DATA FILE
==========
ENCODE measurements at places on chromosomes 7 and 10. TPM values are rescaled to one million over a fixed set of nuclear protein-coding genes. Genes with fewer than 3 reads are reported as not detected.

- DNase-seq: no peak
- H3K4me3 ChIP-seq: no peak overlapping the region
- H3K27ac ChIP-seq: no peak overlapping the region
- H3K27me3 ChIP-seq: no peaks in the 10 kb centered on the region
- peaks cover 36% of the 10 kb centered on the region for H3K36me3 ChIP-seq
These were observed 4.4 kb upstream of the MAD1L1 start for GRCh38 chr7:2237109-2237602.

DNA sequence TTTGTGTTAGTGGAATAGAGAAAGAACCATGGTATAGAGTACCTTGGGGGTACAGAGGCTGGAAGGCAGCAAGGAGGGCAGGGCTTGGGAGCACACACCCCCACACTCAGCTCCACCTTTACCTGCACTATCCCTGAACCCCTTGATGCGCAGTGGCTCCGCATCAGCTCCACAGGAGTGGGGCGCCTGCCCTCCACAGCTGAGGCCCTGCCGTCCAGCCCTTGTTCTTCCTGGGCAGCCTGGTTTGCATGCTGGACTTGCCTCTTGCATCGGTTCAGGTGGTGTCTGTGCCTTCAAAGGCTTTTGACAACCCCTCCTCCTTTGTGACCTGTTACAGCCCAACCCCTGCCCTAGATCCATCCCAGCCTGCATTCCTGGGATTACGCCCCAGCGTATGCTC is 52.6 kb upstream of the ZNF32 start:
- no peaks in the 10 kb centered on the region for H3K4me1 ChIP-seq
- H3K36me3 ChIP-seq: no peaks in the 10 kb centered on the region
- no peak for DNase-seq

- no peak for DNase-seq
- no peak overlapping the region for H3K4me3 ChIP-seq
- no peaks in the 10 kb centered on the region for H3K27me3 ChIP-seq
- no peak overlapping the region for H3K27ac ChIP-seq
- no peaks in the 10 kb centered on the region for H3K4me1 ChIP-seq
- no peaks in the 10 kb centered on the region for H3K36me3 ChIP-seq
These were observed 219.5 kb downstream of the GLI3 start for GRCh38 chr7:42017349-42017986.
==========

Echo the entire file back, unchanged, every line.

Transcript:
ENCODE measurements at places on chromosomes 7 and 10. TPM values are rescaled to one million over a fixed set of nuclear protein-coding genes. Genes with fewer than 3 reads are reported as not detected.

- DNase-seq: no peak
- H3K4me3 ChIP-seq: no peak overlapping the region
- H3K27ac ChIP-seq: no peak overlapping the region
- H3K27me3 ChIP-seq: no peaks in the 10 kb centered on the region
- peaks cover 36% of the 10 kb centered on the region for H3K36me3 ChIP-seq
These were observed 4.4 kb upstream of the MAD1L1 start for GRCh38 chr7:2237109-2237602.

DNA sequence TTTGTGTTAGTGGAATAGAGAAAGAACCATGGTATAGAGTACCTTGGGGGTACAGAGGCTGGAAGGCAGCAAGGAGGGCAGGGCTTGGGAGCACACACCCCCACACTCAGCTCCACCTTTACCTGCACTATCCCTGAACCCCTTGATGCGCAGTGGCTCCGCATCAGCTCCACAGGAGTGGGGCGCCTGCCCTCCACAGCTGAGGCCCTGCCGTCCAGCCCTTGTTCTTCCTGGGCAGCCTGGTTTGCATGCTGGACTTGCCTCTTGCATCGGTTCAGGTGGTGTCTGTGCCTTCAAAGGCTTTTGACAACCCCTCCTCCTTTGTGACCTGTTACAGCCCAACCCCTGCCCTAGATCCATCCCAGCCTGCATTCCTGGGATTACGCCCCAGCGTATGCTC is 52.6 kb upstream of the ZNF32 start:
- no peaks in the 10 kb centered on the region for H3K4me1 ChIP-seq
- H3K36me3 ChIP-seq: no peaks in the 10 kb centered on the region
- no peak for DNase-seq

- no peak for DNase-seq
- no peak overlapping the region for H3K4me3 ChIP-seq
- no peaks in the 10 kb centered on the region for H3K27me3 ChIP-seq
- no peak overlapping the region for H3K27ac ChIP-seq
- no peaks in the 10 kb centered on the region for H3K4me1 ChIP-seq
- no peaks in the 10 kb centered on the region for H3K36me3 ChIP-seq
These were observed 219.5 kb downstream of the GLI3 start for GRCh38 chr7:42017349-42017986.